So, the neuron centred brain is still today the main

paradigm in the signal processing function but as we

have seen glia cells have functions that clearly make this

paradigm complicated to support.

The functionality of the so called “tri-partite” synapse

in which Astrocytes regulate extracellular ion and trans-

mitter homeostasis [23] as well as the role of the neuron-

glia junctions is out of question and by the modulation of

neuro and glia transmitters [24], and peptide hormones,

fully inﬂuences the dynamics of neurons. Also, the role

of the oligodendrocytes metabolically supports neuronal

axons, as the base of neural circuits is clearly a powerful

inﬂuence in the dynamics of these circuits.

D. Neural Networks

Hundreds of thousands of papers have been devoted to

the functionalities of Neural Networks from a full range

of perspectives going from computational approaches to

cell biochemistry.

Taking into account that the purpose of the paper is

dealing with the dynamics of the diﬀerent systems im-

plied in the information processing tasks we will focus

7

brieﬂy in two aspects of the neural networks; i) the dy-

namics of the system isolated ii) the potential inﬂuence

of external factors of the dynamic system.

The historical model for the dynamics of the neuron

isolated has been the Hodgkin–Huxley and its multiple

derivations. One more developed model was introduced

by Eugene M. Izhikevich in 2003 [25]. The model con-

templated the analyses of the dynamics using bifurcation

methodologies and with only four parameters he was able

to reproduce the spiking and bursting behaviour of some

types of isolated neurons. In ﬁgures 1 and 2 we present a

Matlab c

simulation of the model using a network of one

thousand randomly coupled spiking neurons. As we can

see, we obtain some common features in the spike model

of the neuron of the neuron 927. Figure (2).

FIG. 1. 1000 Network Firing

FIG. 2. Neuron 927 Spiking Pattern

Regarding models of complete neural circuits, one that

contemplates high order dynamics is the Freeman model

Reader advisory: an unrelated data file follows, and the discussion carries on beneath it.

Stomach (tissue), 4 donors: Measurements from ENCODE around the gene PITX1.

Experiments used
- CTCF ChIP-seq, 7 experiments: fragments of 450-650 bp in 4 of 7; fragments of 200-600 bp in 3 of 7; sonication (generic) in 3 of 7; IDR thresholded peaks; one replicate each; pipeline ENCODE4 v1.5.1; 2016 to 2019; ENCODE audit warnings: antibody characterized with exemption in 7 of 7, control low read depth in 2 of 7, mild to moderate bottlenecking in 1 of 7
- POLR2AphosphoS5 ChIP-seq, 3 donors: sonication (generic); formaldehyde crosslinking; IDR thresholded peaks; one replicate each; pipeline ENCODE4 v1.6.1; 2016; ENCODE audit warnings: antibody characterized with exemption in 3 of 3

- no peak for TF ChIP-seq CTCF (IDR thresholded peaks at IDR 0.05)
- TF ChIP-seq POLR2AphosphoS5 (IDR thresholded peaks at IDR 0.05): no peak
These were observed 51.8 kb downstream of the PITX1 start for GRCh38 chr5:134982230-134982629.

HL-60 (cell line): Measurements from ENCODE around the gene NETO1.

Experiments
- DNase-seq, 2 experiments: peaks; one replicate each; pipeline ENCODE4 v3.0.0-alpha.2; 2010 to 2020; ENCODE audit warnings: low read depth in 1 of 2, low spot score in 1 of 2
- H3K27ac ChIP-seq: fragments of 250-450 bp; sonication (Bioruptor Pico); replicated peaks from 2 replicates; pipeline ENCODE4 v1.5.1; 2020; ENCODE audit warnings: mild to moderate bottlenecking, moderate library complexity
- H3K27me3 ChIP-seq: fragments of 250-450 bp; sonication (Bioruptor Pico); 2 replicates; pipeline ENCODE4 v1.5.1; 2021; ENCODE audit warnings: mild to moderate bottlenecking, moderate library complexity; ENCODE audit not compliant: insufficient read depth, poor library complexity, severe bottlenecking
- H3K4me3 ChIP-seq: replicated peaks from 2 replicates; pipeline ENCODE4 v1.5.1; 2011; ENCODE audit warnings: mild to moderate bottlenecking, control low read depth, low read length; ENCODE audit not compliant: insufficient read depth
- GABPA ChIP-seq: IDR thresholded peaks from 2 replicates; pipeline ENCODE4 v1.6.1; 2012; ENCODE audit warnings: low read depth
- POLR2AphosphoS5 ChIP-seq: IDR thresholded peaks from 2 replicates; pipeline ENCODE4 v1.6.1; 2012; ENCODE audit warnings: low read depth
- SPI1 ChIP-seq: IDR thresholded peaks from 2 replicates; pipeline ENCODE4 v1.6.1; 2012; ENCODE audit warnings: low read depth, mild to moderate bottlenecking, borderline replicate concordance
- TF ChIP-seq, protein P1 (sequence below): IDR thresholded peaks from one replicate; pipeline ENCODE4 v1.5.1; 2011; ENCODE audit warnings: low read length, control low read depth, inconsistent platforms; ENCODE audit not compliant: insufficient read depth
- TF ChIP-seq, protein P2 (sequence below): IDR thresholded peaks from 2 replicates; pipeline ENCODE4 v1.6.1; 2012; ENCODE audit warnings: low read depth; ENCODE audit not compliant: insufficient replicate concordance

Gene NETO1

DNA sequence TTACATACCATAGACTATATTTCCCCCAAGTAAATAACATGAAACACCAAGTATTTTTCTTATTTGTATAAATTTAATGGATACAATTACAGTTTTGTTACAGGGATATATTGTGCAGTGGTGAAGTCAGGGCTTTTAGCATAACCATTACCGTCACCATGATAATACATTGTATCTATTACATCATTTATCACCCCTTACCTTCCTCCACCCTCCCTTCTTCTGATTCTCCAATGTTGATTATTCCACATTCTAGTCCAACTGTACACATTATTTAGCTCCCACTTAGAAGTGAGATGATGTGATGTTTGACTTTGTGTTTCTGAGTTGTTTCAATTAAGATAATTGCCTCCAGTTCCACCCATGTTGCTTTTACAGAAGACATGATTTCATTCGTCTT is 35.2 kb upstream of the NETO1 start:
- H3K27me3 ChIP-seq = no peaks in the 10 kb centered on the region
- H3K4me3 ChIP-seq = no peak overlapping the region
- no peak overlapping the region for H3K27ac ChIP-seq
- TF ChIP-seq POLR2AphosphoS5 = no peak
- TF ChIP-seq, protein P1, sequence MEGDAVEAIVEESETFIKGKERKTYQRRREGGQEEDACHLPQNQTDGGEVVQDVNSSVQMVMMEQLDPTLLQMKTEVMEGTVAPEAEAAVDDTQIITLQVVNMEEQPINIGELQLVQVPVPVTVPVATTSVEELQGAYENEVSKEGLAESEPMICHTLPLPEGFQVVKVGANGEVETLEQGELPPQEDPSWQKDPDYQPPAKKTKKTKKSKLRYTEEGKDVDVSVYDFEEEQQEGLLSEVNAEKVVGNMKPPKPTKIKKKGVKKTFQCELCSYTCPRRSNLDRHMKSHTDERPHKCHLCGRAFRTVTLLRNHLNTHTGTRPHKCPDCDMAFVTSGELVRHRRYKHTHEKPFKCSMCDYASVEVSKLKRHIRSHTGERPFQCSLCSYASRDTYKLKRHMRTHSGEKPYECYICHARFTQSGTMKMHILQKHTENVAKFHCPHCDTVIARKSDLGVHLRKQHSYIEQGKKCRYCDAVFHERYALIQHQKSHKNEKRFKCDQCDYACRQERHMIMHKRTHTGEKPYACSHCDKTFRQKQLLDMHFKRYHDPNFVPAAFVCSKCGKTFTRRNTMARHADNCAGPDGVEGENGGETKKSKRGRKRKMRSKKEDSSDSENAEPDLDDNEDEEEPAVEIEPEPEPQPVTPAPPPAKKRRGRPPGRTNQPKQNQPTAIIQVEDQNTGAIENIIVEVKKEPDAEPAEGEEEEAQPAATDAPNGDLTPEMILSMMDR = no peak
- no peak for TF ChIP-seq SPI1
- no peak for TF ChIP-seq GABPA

(KIV model). The model was derived from the olfactory

system and presents a dynamic with chaotic evolution.

To achieve this chaotic result the model is based on dif-

ferential equations of second order.

The full model is presented in [26] and the summary of

the model states, “We postulate that the meaning of the

information exists in the interrelations of the enormous

number of neurons carrying each a fragment of informa-

tion, which constitutes the knowledge brains create from

information. This knowledge must be stored and later

mobilized in the serial processes for categorizing sensory

information and then deciding on courses of action in re-

sponse to the input. Mobilized knowledge has the form of

bursts of oscillatory electroencephalographic (EEG) and

electrocorticographic (ECoG) potentials carrying spatial

patterns of amplitude modulation (AM), which emerge

from chaotic oscillations of background activity through

episodic bifurcations (state transitions) by which the cor-

tex jumps from chaotic disorder into phase-locked limit

cycle activity and back again.”

From this model we will see in the next section, that

the interrelation with the rest of the network systems im-

plied, will get a more elaborated information processing

framework.

Going to the inﬂuence of external factors in the net-

work dynamics and with the aim to only present one of

them, we focus on the eﬀects of alcohol on the nervous

system.

The complete actions of ethanol in the nervous sys-

tem cannot be covered in this very brief mention and

of course the eﬀects of ethanol includes actions on glia,

and extracellular matrix, but we will focus only on the

actions of ethanol with the molecular signalling path-

ways involved. “Among the central actions stimulated

by alcohol, its inhibitory gabaminergic eﬀect, in con-

junction with the inhibition of certain excitatory glu-

tamatergic receptors, endocannabinoids, cerebellar cal-

cium channels and hippocampal proteins which are es-

sential for memory formation, results in sedation, loss

of inhibitions, relaxation, loss of cognitive functions, at-

tention deﬁcit, impaired sleep-wake regulation (blackout

eﬀect), and the ﬁnal state of psycho-motor depression.

On the other hand, the excitatory action of alcohol on